dad has always been extremely handy, and it was usually my sister who accompanied him in the garage.  i will say that to this day, the scents that remind me most of my dad are sawdust and a zippo lighter (since dad used to smoke).  he is where i learned to use my hands to make things happen, and i believe that he is the reason, to this day, that i prefer to figure something out and do it myself, rather than to pay someone else to do it.  his reasoning, and mine as well, is that if i do it, at least i know it's done correctly.

dad worked hard while i was little, working in the sweltering heat of a foundry to make sure we had what we needed.  he worked third shift, and slept during the day.  in the summers, we girls would stay up late to stand by the front door and wave to him before he left for work.  every night.  throwing hugs to him.  blowing kisses.  and there were times when dad would be laid off.  we never, ever needed for anything.  but there were many times when mom made our clothing, and we ate cheaper things.  but we never hungered for love, faith, or encouragement.  dad could often be quoted as saying he was our greatest cheerleader.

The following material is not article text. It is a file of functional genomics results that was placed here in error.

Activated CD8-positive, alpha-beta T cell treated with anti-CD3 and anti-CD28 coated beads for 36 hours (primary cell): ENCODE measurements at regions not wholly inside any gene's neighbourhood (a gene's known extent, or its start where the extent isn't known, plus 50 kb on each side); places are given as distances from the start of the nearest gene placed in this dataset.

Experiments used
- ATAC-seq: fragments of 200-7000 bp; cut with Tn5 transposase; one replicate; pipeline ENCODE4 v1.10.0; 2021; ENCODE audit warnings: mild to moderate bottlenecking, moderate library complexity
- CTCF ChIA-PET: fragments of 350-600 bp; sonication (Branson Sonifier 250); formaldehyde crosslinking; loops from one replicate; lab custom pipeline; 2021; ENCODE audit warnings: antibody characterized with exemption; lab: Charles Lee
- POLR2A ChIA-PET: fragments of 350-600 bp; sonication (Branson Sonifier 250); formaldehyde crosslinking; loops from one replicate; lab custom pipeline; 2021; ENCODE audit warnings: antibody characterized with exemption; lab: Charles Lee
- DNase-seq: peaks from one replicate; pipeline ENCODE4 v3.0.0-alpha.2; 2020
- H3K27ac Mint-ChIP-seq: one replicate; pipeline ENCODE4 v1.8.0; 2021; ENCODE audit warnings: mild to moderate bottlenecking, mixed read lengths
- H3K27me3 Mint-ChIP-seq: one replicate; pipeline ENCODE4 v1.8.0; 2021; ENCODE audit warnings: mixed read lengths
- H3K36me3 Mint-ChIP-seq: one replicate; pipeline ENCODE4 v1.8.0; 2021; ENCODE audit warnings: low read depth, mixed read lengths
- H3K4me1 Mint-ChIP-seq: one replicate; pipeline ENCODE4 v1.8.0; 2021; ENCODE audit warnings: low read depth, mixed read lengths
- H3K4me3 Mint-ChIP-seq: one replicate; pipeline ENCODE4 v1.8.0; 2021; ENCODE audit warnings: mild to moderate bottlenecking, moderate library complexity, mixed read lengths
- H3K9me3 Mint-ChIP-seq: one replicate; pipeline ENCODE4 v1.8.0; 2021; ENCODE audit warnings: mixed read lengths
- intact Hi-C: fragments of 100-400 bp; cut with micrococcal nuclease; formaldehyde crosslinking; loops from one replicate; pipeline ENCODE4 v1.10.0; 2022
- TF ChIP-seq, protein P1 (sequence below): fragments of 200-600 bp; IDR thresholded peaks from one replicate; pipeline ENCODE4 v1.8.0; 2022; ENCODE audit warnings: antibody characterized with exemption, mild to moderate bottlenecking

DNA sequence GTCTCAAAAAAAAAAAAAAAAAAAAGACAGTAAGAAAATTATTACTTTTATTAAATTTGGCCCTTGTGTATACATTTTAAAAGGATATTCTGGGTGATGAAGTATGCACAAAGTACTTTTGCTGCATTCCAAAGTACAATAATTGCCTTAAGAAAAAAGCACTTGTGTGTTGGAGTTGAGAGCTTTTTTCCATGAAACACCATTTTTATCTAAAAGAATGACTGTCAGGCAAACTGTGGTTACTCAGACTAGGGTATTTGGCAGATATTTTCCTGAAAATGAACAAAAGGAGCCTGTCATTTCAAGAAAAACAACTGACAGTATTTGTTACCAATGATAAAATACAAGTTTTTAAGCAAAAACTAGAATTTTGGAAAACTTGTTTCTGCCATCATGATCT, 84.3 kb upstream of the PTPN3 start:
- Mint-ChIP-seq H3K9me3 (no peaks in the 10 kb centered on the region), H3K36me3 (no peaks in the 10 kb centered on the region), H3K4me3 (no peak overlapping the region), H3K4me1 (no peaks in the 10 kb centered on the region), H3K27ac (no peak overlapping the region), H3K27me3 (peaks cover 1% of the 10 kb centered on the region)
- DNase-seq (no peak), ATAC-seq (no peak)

as i got older, dad got to have a little more fun.  often heard when i was little, he always wanted a harley.  he was finally able to get one when i was in the seventh grade.  a sportster 883.  a small bike for a big guy with a huge heart, it wasn't long until the 883 was traded for a superglide.  that was a man's bike, and a bike that fit dad's personality.  the bike was gone when i went away to school, realizing my dream to go to indiana university.  a dream that i was supported in.  a dream that mom and dad both saw come to fruitition. 

during my time away, i decided to go to medical school, instead of becoming a nurse like my grandmother.  i was nervous and scared that mom and dad would be unhappy because it meant more money for school.  but they supported me, helped me study, and threw a huge party for me after i took the MCAT.  and when the envelope came in the mail at home, and i was still in bloomington, they both called me and read it to me over the phone.  i had to pull over (i was driving on campus when i got the call), and i heard mom and dad both screaming and crying.  my dad was proud of my accomplishment.  he should have been more proud of himself for the things he did to get me to that point.